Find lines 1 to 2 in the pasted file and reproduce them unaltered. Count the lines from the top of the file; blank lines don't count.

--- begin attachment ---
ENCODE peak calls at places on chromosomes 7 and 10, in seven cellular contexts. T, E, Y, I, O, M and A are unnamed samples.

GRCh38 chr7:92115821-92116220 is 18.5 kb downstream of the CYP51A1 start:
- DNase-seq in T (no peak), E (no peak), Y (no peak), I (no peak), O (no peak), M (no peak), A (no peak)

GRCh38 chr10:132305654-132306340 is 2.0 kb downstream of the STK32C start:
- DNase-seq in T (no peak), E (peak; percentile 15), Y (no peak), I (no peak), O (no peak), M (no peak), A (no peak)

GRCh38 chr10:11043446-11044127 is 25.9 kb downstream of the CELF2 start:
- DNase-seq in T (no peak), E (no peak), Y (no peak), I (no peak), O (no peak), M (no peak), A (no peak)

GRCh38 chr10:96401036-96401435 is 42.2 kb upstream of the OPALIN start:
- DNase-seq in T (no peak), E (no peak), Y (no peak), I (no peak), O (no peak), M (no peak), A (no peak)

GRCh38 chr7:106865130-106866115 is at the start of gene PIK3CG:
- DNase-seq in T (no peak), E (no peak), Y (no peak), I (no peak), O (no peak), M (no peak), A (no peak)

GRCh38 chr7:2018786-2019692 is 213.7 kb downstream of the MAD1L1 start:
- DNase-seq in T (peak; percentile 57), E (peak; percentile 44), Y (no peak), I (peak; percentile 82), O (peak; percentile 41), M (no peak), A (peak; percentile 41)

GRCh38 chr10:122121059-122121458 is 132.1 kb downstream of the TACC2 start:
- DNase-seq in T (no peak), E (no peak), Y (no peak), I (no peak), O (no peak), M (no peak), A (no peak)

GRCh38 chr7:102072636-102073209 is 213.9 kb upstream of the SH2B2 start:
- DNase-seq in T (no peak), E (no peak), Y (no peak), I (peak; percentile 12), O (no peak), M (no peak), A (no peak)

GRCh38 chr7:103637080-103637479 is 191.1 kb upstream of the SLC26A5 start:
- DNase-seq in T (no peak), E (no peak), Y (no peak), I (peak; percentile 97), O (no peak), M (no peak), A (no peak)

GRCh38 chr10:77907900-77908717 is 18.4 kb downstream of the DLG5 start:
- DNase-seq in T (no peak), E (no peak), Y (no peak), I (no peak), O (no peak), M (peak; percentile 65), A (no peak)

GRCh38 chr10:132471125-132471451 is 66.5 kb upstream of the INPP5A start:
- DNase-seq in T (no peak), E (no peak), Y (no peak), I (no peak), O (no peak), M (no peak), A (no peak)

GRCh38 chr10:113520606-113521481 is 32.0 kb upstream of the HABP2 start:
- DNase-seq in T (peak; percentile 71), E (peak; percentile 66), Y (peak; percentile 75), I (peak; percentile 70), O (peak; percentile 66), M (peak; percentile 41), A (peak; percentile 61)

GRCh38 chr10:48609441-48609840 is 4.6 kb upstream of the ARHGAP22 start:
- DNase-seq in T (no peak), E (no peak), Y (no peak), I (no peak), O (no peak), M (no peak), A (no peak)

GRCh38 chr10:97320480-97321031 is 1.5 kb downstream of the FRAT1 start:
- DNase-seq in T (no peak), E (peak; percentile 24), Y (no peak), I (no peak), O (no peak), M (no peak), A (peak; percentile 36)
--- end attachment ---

ENCODE peak calls at places on chromosomes 7 and 10, in seven cellular contexts. T, E, Y, I, O, M and A are unnamed samples.

GRCh38 chr7:92115821-92116220 is 18.5 kb downstream of the CYP51A1 start: